Biography of Aphra Behn

Aphra Behn was mostly likely born in December of 1640 in Canterbury, England. There are very few records of her parents or of Behn’s early life. Her father may have been a barber, named either Bartholomew, Eaffery, or John Johnson. Her mother was likely named Amy. She was born during the Civil War and spent an important period of her life in Surinam, a Dutch colony in the West Indies. It was here that she was to gain inspiration for one of her most famous novels. 


Early Life

Behn returned to England around 1664 and married Johan, or John, Behn. It was likely that her husband was either Aphra Behna German or Dutch merchant. The relationship did not last long and the couple either separated, or John Behn died, shortly after their marriage. 

Soon after this Behn was contacted by the king and employed as a spy. The poet traveled under the name Astrea, a pseudonym she would use in her later writings. She was sent to Antwerp for a time and was set the task of turning William Scot, the son of a regicide, into a double agent. She was unable to do so and Scot betrayed her. Without the money to return home, she borrowed and was thrown in debtor’s prison. She was eventually released for reasons unknown.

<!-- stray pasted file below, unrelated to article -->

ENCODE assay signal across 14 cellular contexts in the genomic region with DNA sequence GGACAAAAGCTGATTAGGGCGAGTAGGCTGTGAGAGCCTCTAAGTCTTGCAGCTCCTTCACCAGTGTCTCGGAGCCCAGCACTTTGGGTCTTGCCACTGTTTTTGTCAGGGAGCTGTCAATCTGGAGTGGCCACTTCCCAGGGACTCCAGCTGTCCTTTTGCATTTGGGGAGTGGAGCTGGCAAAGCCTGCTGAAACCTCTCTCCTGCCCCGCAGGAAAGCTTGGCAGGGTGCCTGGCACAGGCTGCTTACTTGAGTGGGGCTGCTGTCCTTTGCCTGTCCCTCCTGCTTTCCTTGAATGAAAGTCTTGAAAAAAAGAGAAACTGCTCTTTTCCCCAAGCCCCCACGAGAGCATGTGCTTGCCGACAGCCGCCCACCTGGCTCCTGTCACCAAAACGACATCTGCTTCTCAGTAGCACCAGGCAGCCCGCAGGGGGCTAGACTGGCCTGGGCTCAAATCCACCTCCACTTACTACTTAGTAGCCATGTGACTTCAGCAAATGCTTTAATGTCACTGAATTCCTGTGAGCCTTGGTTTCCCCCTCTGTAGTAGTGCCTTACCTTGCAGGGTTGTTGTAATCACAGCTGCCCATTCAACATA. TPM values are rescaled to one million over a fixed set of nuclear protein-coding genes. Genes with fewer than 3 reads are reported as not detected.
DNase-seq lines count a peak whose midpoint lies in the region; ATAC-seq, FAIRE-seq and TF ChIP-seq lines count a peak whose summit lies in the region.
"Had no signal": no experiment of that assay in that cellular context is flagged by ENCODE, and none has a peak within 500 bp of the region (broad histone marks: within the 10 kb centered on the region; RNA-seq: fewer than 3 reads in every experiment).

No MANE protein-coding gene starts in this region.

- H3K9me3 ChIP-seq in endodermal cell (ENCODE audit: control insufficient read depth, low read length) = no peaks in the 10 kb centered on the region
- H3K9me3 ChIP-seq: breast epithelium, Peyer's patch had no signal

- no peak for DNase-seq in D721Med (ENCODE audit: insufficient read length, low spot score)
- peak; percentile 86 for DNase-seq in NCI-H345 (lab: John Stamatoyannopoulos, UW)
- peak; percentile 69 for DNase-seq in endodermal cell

Writing Career 

In 1670 her first play, The Forc’d Marriage, was written. It was published a year later and produced in London. She earned her living from the stage and would go on to become one of the most important playwrights of her age. Behn was one of the first women in England to earn a living from writing. 

In the last years of her life, she published A Discovery of New Worlds, a translation of a French astronomy book. It was after this that her health began to fail. She had fallen into debt once more and wrote until it was impossible to hold a pen. She died in April of 1689 and was buried in the East Cloister of Westminster Abbey. 

Throughout her life Aphra Behn wrote 19 plays, four novels, and two collections of poetry titled, Poems upon Several Occasions, with A Voyage to the Island of Love and Lycidus; or, The Lover in Fashion (Published in 1684 and 1688). 

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